Systems that is used in the United States 🇺🇸. The most common is the customary, described in more detail below, which for men's shoes is one size shorter than the UK equivalent, making a men's 13 in the US the same size as a men's 12 in the UK.
Shoe sizes in the United Kingdom 🇬🇧, Ireland 🇮🇪, India 🇮🇳, Pakistan 🇵🇰 and South Africa is based on the length of the last used to make the shoes, measured in barleycorns (1⁄3 inch) starting from the smallest size deemed practical, which is called size zero. It is not formally standardised.
Australia system 🇦🇺. It uses UK-system, with a twist for women which have two sizes smaller (which also happens to be the same as the US system).
In the Continental European system 🇪🇺, the shoe size is the length of the last, expressed in Paris points, for both sexes and for adults and children alike.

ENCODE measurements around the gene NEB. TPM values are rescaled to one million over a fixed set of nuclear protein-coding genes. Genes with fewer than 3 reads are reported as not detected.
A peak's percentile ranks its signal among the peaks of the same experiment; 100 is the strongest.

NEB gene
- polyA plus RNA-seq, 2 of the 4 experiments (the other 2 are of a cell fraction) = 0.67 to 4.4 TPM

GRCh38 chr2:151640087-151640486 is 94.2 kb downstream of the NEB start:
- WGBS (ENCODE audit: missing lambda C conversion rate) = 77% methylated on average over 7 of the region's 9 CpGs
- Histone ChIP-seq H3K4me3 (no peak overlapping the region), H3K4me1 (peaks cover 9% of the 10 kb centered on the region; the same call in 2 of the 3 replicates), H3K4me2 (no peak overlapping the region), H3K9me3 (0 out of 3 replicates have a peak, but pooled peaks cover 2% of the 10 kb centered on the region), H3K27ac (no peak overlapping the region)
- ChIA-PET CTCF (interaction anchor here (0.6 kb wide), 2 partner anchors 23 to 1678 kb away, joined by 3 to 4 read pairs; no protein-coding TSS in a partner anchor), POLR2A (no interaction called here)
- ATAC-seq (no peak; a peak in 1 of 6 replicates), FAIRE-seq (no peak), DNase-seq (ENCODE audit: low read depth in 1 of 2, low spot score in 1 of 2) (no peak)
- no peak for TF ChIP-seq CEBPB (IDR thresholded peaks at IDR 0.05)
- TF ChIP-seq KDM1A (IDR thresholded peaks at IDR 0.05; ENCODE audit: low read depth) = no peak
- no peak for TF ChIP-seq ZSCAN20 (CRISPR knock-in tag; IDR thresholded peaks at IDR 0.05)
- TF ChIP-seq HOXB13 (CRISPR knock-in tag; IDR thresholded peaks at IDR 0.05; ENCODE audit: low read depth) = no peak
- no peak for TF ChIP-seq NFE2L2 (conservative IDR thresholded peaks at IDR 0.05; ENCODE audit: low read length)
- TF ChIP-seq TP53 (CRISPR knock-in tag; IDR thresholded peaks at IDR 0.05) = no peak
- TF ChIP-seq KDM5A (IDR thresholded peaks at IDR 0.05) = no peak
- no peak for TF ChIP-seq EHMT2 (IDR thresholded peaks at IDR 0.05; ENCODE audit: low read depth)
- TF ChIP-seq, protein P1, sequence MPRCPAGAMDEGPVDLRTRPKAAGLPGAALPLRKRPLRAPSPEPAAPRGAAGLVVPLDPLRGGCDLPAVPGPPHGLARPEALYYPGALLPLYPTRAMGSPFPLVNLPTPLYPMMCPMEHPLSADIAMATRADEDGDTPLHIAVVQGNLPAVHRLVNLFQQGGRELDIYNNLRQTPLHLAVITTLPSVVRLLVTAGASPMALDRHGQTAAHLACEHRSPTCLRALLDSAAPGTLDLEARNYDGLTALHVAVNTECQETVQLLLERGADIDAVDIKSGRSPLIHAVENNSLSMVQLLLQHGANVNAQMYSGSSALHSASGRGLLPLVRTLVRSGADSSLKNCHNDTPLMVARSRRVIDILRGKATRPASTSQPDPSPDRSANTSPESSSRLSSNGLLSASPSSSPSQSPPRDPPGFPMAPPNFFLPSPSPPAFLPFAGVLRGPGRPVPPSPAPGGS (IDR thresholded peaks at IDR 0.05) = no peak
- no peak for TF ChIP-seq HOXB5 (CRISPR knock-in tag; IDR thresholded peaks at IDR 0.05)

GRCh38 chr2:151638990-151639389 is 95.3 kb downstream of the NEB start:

Systems that is used in Brazil 🇧🇷. The EU-system but 2 sizes smaller, which in practice means that it's based on foot length instead of last (except for children). Not a universal truth, but * probably the closest common view on things possible. Also used in the Middle East.
Foot length in centimetres
It's really huge problem to find right size which fit you. Women encounter with different situations. Sometimes sandals that feel cozy in the store can become just the opposite after couple of days out or a couple weeks of wear. Also the most common problem that sizes in even the most expensive shoes don't accommodate individual lengths and widths of feet. Another problems: Too Tight Straps, Blisters